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New study: why diets don't work


New study: why diets don't work

Ever struggled to lose weight on a diet? A new University of Cambridge study has found out why many diets don’t work. Essentially, when we don’t eat enough food, our brain cells stop the body from burning calories.
Published in eLife journal, the study pinpoints a specific mechanism that’s triggered when a person goes on a low-calorie diet.
"Weight loss strategies are often inefficient because the body works like a thermostat and couples the amount of calories we burn to the amount of calories we eat," said Dr Clémence Blouet from the Metabolic Research Laboratories at University of Cambridge.
"When we eat less, our body compensates and burns fewer calories, which makes losing weight harder. We know that the brain must regulate this caloric thermostat, but how it adjusts calorie burning to the amount of food we've eaten has been something of a mystery."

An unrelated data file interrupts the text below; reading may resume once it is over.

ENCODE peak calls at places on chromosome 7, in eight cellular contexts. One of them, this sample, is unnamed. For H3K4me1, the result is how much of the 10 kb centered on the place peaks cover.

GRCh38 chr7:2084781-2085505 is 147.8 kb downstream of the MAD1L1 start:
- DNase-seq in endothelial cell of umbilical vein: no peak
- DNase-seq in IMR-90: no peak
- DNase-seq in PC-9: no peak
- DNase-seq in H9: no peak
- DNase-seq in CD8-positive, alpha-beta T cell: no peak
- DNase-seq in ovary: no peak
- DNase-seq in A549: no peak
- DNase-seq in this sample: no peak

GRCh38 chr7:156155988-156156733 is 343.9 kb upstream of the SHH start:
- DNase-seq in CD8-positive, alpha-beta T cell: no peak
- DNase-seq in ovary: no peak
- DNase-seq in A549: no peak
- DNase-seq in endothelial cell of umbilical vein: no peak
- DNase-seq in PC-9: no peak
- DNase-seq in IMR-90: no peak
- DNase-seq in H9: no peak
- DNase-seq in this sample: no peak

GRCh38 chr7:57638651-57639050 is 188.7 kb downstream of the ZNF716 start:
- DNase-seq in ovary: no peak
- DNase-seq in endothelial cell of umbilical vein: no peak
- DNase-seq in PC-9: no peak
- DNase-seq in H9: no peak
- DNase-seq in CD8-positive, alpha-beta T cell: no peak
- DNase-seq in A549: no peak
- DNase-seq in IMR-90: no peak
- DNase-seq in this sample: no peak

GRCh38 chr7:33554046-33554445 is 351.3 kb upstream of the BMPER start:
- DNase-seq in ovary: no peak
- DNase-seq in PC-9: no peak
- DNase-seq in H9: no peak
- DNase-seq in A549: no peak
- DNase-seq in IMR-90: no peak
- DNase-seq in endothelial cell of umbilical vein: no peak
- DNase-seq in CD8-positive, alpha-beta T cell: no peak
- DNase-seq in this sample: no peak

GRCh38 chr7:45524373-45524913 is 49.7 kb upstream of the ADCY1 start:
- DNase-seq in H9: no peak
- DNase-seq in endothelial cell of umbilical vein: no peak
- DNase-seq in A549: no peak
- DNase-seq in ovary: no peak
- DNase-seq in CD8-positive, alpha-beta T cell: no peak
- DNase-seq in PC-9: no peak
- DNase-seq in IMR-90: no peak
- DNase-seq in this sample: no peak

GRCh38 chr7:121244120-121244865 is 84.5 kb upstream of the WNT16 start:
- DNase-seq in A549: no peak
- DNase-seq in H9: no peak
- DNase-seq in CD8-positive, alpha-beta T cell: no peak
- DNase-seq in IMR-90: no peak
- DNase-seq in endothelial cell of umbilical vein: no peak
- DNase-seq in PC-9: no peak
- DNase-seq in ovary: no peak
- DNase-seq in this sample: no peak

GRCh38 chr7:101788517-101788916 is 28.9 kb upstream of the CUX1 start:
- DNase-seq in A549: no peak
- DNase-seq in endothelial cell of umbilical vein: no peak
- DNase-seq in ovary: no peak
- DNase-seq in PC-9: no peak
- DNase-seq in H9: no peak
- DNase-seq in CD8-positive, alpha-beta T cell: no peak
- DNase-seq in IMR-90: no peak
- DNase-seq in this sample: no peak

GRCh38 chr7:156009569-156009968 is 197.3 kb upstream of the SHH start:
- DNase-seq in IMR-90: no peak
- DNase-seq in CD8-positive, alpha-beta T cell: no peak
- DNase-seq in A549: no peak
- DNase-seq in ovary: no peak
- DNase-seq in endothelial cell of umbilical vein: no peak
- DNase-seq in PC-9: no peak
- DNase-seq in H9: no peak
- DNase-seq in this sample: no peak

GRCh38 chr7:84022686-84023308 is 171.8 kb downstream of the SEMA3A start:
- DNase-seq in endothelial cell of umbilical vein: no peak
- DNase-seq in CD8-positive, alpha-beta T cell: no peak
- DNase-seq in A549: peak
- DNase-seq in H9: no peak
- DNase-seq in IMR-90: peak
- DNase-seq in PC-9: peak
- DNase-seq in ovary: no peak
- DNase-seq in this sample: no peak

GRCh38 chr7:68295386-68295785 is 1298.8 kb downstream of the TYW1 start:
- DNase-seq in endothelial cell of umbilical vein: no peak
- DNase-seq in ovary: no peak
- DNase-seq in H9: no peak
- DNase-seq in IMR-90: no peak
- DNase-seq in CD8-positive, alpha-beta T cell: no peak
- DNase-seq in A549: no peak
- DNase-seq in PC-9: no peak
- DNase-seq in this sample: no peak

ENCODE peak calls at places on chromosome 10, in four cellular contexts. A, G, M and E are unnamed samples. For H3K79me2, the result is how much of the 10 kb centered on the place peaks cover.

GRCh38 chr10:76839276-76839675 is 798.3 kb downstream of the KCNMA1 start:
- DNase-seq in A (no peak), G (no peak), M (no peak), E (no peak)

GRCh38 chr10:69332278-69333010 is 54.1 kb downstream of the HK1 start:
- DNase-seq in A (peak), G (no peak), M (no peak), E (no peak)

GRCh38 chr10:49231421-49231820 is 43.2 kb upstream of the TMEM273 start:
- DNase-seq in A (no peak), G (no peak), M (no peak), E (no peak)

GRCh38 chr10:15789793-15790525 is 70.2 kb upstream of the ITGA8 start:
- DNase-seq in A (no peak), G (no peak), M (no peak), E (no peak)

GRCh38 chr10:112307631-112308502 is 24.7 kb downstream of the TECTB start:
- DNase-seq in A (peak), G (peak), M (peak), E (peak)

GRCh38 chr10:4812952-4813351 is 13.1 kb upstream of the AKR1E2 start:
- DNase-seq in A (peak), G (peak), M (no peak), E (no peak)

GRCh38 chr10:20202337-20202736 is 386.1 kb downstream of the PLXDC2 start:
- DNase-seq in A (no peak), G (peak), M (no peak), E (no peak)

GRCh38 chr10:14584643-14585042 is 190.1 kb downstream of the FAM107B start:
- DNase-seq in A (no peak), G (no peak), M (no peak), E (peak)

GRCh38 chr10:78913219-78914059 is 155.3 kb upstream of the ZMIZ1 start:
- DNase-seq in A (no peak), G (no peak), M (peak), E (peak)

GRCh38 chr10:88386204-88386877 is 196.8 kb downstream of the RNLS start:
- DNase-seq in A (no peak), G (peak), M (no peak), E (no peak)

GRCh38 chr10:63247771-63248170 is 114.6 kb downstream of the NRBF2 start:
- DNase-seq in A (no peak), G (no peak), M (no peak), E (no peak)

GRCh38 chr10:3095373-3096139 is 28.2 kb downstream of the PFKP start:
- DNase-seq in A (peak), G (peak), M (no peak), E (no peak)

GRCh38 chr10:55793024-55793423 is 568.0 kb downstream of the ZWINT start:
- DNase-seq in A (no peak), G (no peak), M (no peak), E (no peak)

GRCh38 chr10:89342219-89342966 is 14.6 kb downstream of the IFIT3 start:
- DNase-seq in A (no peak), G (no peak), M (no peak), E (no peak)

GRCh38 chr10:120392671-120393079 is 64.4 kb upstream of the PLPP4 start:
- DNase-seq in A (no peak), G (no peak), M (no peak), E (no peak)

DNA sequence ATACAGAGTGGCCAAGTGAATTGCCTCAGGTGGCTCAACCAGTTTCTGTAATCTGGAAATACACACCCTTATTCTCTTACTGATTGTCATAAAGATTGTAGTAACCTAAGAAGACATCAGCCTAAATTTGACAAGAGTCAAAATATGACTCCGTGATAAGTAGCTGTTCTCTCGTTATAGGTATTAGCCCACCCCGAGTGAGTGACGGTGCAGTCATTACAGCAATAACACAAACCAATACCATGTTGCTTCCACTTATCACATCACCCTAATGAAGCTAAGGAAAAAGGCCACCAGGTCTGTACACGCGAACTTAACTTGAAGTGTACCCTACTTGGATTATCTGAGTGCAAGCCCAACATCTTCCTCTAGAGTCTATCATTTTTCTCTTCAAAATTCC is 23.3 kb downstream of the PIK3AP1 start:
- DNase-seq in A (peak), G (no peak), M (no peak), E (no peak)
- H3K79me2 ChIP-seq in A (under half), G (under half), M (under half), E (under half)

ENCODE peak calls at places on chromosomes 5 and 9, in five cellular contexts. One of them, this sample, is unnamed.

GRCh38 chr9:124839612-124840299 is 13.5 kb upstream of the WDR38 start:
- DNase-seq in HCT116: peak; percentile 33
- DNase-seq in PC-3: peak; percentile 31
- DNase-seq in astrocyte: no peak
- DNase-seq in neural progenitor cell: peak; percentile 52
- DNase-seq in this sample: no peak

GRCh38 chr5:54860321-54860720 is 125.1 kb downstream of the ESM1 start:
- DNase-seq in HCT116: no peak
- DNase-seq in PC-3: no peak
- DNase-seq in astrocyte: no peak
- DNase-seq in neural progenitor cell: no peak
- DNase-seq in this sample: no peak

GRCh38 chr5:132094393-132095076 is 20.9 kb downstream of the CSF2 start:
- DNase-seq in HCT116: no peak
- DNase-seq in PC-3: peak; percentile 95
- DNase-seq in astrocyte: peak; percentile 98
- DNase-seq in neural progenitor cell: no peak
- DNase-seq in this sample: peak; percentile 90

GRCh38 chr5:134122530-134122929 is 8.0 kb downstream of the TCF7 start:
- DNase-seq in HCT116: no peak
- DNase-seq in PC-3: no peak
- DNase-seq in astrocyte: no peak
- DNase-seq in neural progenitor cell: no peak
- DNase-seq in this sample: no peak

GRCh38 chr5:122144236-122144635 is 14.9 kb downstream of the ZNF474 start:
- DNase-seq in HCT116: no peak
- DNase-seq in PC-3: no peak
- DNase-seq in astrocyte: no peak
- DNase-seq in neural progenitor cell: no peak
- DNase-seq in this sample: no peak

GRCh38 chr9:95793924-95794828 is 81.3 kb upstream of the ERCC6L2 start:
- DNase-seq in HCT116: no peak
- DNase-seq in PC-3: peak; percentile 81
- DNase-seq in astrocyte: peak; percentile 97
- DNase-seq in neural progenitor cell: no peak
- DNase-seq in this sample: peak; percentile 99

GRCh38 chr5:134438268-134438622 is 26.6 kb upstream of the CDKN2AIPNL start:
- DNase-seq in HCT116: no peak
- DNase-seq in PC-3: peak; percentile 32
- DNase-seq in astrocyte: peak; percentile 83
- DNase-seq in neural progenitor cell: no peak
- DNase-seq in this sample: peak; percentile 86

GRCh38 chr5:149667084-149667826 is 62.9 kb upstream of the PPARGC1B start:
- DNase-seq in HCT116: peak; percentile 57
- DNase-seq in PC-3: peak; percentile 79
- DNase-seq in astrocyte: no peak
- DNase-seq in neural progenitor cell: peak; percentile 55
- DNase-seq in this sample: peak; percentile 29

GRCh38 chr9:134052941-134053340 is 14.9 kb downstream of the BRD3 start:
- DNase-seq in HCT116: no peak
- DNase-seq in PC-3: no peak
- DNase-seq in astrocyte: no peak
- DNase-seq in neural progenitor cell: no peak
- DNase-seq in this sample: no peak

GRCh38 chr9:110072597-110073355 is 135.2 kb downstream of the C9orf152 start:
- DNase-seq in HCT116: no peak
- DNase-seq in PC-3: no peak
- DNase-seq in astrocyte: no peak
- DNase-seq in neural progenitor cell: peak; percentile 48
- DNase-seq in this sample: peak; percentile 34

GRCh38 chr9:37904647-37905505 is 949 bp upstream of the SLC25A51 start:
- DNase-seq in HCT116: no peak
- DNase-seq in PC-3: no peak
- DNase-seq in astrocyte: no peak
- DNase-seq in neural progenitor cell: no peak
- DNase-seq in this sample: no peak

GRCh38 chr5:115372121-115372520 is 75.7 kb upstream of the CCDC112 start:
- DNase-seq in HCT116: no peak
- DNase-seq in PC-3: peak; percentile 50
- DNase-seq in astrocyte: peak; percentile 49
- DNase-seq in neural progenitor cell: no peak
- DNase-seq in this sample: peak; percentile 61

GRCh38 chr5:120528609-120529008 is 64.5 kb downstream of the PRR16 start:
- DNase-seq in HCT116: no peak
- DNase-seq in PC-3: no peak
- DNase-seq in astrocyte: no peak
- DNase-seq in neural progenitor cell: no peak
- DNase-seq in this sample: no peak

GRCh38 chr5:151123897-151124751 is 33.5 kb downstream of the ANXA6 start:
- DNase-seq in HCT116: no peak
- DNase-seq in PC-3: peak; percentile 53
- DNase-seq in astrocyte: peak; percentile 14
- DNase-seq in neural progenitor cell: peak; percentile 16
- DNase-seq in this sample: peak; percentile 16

A mystery until now, that is.

How was the discovery made?

The research team used mice to test the affects of a low-calorie diet on particular neurons in the brain. Known as ‘agouti-related neuropeptide’ (AGRP) neurons, they help regulate our appetite.
When the neurons are turned on, we eat. But if they aren’t triggered, they can cause severe anorexia.
The researchers switched the neurons on and off to see what happened.
They discovered that when activated, the neurons increase our appetite and compel us to eat. But if we don’t eat (or eat very little), the neurons work to reserve energy. In doing this, they prevent the body from burning too many calories. And as a result, it becomes much harder to lose weight.
"Our findings suggest that a group of neurons in the brain coordinate appetite and energy expenditure, and can turn a switch on and off to burn or spare calories depending on what's available in the environment," said Dr Blouet.
"If food is available, they make us eat, and if food is scarce, they turn our body into saving mode and stop us from burning fat."

What’s the take away?

Why is this study significant? Well, it shows that limiting calories actually makes it harder to reach our weight loss goals.
As any dietician or nutritionist would say, it’s important to eat a wide variety of fresh, whole foods – combined with regular exercise – to manage our weight.

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